Like many aggregating animals, unionid mussels occurring at high densities can create patches or 'hotspots' of biogeochemical activity directly through nutrient regeneration and material flux and indirectly by movement of sediments through physical activities of the organism. We examined the effect of unionid mussels and nutrient limitation on denitrification and nitrification rates across a gradient of ambient mussel diversity and density in the Kiamichi River, Oklahoma, USA. We incubated pooled sediment samples and measured denitrification rates (with amendments of N as KNO3, C as dextrose, N and C together, and no amendment), nitrification rates, and pore-water chemistry at each site. Mussel biomass and alleviation from N limitation influenced denitrification rates. In unamended sediments, denitrification rates decreased with increasing mussel densities, and were not limited by N or C. However, sediments with mussels had higher denitrification rates with the addition of N. Nitrification rates were not correlated with mussel biomass, but rates did increase marginally with the proportion of Actinonaias ligamentina (a relatively more mobile species) in each mussel bed. Pore-water concentrations of NO3 - and NH4+ were highest at high-mussel-biomass sites. Our study builds on existing evidence of the importance of unionid mussels in nutrient cycling in streams, by relating their effects to organism biomass and alleviation from nutrient limitation. The N limitation of denitrification rates found in our study may mean that mussel beds become denitrification hotspots given anticipated increases in nutrient availability. However, the continued decline of these organisms probably will reduce the denitrification capacity of mussel beds.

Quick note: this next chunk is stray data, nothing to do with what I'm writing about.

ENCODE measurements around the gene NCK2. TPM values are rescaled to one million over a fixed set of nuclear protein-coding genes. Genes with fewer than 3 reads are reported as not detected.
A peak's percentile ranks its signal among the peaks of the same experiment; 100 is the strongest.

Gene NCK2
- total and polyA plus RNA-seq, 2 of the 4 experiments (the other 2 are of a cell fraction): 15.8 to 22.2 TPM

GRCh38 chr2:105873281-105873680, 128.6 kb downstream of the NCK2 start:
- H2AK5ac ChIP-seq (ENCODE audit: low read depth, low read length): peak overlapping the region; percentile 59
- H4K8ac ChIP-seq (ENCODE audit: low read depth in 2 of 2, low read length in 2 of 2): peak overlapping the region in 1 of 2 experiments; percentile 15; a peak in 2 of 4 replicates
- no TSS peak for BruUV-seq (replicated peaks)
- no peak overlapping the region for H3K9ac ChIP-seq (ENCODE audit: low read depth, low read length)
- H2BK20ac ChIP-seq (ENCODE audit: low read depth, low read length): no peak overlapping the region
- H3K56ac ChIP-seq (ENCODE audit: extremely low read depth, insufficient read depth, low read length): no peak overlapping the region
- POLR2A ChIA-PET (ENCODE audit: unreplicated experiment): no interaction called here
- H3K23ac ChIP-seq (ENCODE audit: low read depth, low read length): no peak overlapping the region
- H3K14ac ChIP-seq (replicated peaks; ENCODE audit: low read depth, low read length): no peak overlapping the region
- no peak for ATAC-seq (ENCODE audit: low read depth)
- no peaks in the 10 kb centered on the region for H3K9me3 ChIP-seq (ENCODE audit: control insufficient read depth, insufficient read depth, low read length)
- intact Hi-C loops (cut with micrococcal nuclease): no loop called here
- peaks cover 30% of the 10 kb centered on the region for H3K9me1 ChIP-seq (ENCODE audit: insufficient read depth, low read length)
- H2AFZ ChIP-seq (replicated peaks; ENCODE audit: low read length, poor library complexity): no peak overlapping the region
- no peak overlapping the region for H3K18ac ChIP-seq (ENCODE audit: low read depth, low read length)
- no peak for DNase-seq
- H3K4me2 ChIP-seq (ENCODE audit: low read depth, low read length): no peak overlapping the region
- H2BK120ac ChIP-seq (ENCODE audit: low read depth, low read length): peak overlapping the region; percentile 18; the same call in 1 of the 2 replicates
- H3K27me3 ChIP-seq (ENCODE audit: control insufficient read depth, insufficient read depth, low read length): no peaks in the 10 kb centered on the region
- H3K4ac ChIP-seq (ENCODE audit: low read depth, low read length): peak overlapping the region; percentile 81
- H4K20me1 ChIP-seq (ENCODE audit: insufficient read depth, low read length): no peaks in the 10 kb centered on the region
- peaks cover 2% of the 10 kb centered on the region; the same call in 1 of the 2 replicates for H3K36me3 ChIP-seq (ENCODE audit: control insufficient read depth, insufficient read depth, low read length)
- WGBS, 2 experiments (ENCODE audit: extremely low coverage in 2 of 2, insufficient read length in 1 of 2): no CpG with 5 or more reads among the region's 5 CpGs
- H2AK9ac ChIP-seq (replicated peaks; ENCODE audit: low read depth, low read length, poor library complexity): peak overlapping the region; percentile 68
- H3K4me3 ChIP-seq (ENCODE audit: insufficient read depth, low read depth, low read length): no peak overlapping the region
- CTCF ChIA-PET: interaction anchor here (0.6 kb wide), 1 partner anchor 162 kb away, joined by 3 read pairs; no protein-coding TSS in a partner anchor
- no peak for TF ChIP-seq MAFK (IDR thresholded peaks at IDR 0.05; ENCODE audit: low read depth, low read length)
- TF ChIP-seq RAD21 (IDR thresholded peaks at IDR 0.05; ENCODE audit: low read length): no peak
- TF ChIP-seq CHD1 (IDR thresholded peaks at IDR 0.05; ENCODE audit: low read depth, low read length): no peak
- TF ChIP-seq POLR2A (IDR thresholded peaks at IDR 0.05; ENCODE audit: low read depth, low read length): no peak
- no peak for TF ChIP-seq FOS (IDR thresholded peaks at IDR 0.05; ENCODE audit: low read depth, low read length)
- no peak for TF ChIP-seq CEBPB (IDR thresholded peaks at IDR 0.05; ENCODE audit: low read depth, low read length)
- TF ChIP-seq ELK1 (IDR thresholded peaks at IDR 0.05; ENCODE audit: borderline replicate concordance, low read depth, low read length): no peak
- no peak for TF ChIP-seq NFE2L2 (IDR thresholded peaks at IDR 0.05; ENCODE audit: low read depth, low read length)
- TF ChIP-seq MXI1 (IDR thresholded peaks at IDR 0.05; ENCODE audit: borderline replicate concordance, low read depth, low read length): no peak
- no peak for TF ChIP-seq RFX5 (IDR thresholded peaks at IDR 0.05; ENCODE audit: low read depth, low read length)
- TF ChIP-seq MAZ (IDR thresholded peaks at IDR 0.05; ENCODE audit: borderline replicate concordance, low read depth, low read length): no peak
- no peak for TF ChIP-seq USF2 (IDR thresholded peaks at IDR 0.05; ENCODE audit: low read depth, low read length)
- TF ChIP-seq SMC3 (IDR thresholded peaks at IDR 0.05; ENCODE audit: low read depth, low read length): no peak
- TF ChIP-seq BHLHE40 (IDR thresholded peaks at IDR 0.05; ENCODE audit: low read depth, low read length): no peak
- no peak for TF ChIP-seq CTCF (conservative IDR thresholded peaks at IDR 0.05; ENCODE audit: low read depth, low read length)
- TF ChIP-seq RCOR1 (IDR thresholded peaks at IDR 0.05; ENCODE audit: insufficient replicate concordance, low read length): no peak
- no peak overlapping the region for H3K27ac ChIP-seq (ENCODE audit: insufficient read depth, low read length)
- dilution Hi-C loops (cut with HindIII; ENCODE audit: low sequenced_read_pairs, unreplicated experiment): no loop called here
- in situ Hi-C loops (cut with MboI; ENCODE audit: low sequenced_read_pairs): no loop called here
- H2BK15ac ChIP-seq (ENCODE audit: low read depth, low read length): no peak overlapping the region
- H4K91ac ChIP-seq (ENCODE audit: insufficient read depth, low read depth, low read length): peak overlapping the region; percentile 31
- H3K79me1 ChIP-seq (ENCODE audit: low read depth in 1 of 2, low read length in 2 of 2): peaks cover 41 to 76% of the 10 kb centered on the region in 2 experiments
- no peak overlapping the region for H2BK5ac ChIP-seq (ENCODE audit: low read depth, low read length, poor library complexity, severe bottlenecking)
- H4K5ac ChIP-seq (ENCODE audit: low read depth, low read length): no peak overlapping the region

- Benthic sediments
- Nutrient limitation